By Jena Ardell
By Jon Campbell
By Alan Scherstuhl
By Tessa Stuart
By Roy Edroso
By Jon Campbell
By Albert Samaha
By Zachary D. Roberts
In his column "War Among Civil Libertarians" [August 21-27], Nat Hentoff repeated the allegations of Michael Meyers, a former New York Civil Liberties Union (NYCLU) board member, that Meyers lost a contested election because it was rigged. Hentoff, a former board member himself who had his own personal issues with both the NYCLU and the American Civil Liberties Union (ACLU), asked that the ACLU conduct an investigation into Meyers's charges. Whether such an investigation is appropriate is a matter for the ACLU, but we are confident that the election process conformed to applicable rules and guidelines. With Meyers's active participation in the process, the NYCLU took timely and appropriate steps to address any procedural concerns and to ensure a fair election. In the end, Meyers lost because he could not garner enough votes.
While Hentoff goes to great lengths to extol Meyers's civil liberties virtues, a fact we need not dispute, Hentoff wrongly assumes that Meyers's unsubstantiated attacks on the NYCLU are, therefore, valid. Particularly troubling is Hentoff's repetition of Meyers's objection to the selection of Donna Lieberman as NYCLU executive director over Meyers's preferred candidate.
In fact, the board engaged in a thoughtful and deliberative search process that adhered to stringent affirmative action standards. Lieberman was overwhelmingly chosen by a diverse board, after the board interviewed and thoroughly considered the candidates recommended by the screening committee, on which Meyers was an active participant. While Hentoff may be upset at his friend's loss in the board election, he should nevertheless treat Meyers's claims with a little more journalistic skepticism.
Steven J. Hyman, President
Board of Directors, NYCLU
Nat Hentoff replies: On Hyman's pledge of a reply, I delayed the column for several weeks. Under pressure from the national ACLU, he finally responds, ignoring Meyers's specific chargesin extensive correspondence to and from NYCLU officialsof improper staff involvement in the election, and other abuses of due process. Contrary to Hyman, Meyers insists that he was not part of the internal investigation, which Meyers says was limited by Hyman to two "fact finders," including Hyman's wife, a member of the NYCLU board. As for Donna Lieberman, I served under Ira Glasser and later worked often with Norman Siegel. Lieberman does not measure up to her predecessors. My "personal" issue was a First Amendment issue when, years ago, as a board member, I criticized in theVoice the practices of the then executive director. Recently, Steven Hyman told me I did the right thing then, but that's not in his letter. It is up to the national ACLU to conduct a real investigation into Michael Meyers's charges.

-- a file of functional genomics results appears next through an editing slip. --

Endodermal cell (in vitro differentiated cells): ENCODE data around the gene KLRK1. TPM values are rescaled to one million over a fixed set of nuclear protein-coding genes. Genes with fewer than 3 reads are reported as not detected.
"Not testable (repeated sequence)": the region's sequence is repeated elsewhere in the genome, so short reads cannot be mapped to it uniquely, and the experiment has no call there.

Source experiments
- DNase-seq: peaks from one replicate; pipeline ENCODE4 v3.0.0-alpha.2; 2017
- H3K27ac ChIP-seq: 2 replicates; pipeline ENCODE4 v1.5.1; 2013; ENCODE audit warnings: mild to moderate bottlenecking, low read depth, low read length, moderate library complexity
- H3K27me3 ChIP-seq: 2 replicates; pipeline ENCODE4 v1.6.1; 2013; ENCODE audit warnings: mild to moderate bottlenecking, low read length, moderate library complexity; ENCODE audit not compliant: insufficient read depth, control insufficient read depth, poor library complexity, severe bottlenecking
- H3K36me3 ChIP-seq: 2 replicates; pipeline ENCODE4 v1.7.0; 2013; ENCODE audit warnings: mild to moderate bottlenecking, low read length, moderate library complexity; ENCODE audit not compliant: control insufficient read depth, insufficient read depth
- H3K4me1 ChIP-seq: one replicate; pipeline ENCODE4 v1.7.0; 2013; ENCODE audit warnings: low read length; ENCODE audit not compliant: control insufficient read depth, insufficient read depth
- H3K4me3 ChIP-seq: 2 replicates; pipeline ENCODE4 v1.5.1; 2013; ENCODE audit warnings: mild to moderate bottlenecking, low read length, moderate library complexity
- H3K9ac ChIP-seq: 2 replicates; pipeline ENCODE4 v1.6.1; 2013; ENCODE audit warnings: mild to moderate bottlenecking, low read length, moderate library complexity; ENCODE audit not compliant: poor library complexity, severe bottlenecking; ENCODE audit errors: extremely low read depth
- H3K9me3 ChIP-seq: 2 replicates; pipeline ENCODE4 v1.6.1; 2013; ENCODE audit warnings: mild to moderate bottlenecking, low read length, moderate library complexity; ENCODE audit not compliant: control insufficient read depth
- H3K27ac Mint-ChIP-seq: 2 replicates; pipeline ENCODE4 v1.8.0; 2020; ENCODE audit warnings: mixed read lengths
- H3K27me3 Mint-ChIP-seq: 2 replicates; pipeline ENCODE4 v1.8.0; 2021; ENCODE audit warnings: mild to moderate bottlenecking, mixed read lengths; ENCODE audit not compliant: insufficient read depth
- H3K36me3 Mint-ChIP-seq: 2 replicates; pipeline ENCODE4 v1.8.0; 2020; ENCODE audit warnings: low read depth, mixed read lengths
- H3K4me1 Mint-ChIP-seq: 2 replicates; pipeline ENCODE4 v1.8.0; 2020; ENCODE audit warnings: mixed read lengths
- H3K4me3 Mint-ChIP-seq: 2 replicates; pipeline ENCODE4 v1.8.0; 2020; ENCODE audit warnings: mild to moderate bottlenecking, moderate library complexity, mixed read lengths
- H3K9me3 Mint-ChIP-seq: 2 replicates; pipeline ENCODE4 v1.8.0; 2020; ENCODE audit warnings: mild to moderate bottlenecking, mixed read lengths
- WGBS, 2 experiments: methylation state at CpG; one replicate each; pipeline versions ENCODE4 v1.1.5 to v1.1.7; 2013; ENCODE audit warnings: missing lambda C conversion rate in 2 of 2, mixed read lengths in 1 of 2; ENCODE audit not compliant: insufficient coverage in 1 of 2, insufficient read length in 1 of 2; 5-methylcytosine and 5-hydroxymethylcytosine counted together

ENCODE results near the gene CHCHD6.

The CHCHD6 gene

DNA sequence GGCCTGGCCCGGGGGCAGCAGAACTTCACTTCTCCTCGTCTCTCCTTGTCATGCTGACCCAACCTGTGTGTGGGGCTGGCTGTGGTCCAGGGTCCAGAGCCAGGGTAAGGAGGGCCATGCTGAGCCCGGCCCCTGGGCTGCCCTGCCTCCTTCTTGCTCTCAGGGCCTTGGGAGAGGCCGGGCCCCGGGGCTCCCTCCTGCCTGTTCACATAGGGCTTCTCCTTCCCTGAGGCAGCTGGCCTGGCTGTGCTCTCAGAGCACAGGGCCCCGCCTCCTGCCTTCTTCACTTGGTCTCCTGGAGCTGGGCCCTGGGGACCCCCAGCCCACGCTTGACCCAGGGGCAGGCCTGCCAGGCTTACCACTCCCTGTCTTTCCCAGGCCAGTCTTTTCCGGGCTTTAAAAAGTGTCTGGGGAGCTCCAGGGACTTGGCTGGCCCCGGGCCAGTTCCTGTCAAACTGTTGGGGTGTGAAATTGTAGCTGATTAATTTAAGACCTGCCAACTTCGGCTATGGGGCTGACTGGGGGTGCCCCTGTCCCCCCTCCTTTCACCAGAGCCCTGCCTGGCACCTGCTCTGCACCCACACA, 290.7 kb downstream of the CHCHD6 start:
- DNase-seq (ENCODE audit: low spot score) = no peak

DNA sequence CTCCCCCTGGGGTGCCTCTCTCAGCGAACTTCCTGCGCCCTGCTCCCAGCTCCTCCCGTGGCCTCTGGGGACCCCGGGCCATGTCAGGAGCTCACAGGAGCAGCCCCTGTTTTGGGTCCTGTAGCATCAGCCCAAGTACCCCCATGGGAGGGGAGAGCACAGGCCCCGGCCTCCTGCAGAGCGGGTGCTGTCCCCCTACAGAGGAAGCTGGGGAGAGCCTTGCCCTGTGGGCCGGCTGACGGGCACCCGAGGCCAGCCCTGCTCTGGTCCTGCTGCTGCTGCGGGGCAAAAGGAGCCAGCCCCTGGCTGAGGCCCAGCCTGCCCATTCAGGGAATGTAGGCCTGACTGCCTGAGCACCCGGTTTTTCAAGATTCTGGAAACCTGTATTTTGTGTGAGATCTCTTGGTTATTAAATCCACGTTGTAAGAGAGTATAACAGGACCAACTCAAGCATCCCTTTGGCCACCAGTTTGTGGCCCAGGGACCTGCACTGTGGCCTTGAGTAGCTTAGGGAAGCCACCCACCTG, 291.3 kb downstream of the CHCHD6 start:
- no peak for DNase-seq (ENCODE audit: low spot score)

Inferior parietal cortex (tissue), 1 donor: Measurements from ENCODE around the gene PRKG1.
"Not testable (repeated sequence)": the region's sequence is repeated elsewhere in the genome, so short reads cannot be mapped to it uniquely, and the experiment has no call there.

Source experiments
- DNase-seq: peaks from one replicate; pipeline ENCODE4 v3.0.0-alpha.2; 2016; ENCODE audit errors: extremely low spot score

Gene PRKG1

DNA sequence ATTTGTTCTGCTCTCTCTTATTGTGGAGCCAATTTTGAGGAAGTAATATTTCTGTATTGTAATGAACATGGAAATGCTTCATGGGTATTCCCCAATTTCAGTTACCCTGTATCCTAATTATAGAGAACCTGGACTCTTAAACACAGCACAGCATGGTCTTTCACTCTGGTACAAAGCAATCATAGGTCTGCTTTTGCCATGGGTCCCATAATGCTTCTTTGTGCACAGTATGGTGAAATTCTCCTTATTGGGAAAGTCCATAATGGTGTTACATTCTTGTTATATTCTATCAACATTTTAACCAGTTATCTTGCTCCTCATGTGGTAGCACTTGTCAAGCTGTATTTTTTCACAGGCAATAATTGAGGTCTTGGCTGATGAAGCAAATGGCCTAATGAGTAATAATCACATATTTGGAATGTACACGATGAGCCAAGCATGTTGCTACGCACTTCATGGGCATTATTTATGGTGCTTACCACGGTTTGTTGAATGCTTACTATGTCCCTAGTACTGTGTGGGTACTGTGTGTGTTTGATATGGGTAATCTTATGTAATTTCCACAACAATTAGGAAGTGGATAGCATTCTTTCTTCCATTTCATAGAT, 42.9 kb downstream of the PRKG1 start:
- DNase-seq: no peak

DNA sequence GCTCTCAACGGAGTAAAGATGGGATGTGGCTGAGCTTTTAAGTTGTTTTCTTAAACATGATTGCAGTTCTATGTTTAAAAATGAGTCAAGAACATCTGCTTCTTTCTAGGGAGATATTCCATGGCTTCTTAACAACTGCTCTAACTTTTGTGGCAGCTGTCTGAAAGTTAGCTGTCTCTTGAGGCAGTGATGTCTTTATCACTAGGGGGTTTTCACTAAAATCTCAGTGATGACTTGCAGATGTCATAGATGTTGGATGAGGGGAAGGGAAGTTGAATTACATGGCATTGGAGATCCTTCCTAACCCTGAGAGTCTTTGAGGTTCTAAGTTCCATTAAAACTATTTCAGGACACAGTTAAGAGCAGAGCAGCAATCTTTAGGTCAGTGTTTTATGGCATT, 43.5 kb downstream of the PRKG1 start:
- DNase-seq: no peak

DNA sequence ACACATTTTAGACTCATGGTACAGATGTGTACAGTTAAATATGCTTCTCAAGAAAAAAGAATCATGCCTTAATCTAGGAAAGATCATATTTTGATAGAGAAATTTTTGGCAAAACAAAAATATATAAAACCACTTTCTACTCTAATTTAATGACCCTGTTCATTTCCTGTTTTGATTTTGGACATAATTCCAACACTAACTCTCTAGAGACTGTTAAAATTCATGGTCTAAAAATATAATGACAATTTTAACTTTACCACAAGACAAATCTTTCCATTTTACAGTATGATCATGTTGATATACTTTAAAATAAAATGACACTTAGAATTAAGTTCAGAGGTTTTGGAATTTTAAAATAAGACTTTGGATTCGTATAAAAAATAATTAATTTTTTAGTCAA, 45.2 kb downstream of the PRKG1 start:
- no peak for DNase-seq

THE PARTY'S OVER
Regarding the failing Liberal Party, described in the article "Dead Man Running" by Tom Robbins [September 11-17], may it suffer a quick and unceremonious demise. I joined it when I first came to New York City from Boston in 1965, proud to count myself a member of a political organization that conspicuously displayed the liberal label for everyone to see, and whose actions usually honored the liberal tradition. I had finally found a place where I could publicly express my left-of-center beliefs by simply saying I belonged. But a few months ago, I resigned after more than a decade of wondering why I continued to align myself with an organization that is, as Robbins points out, little more than a private club for Ray Harding's gain. I finally realized that I had hung in for the symbolic value of its name. How lame, trading my precious vote all these years for a logo! I'm sure that many of the thousands who still belong are in the same boat. My one comfort is that I took a deep breath and bailed. Now where do I go?
In "Keeping Up With the Jones" [September 11-17], which bears the tag line, "Better Decide Which Side You're On," Jane Dark makes the convincing, if hardly fresh, argument that it's nonsense for critics of punk or hip-hop to play "the 'real musician' card"that is, to disregard any music simply because its practitioners might not be accomplished musicians. Point taken. But Dark's next argument is as foolish and as dogmatic as the reactionary position she's just trashed. Dark asks us to discount entire genres of music because their practitioners can play their instruments. Really, is the narrow-minded doctrine of "technique always sucks" really anything other than "technique is absolutely necessary" stood on its head? Dark seems to argue that we need to choose teenpop over Alicia Keys (Keys, you see, is behind-the-times enough to actually play the piano). Why does Dark place "Britney in the same aesthetic bin as the Clash" (I assume that Dark means the "good" bin)? Because, "in the aesthetic marketplace" she believes we cannot free ourselves from the "dialectic" between "rockist aesthetics" and fresh contemporary music. Dogmatists such as Dark work to shrivel the world into binary arrangementsgood and evil, with us or against us, musicianship versus non-musicianshipeven if such haphazard categorizing forces us to accept, say, a Britney Spears. Isn't it possible to choose not to take sides? To enjoy Jay-Z and Hendrix, Nirvana and Mingus, the Coup and Stravinsky? I do, and that's answer enough.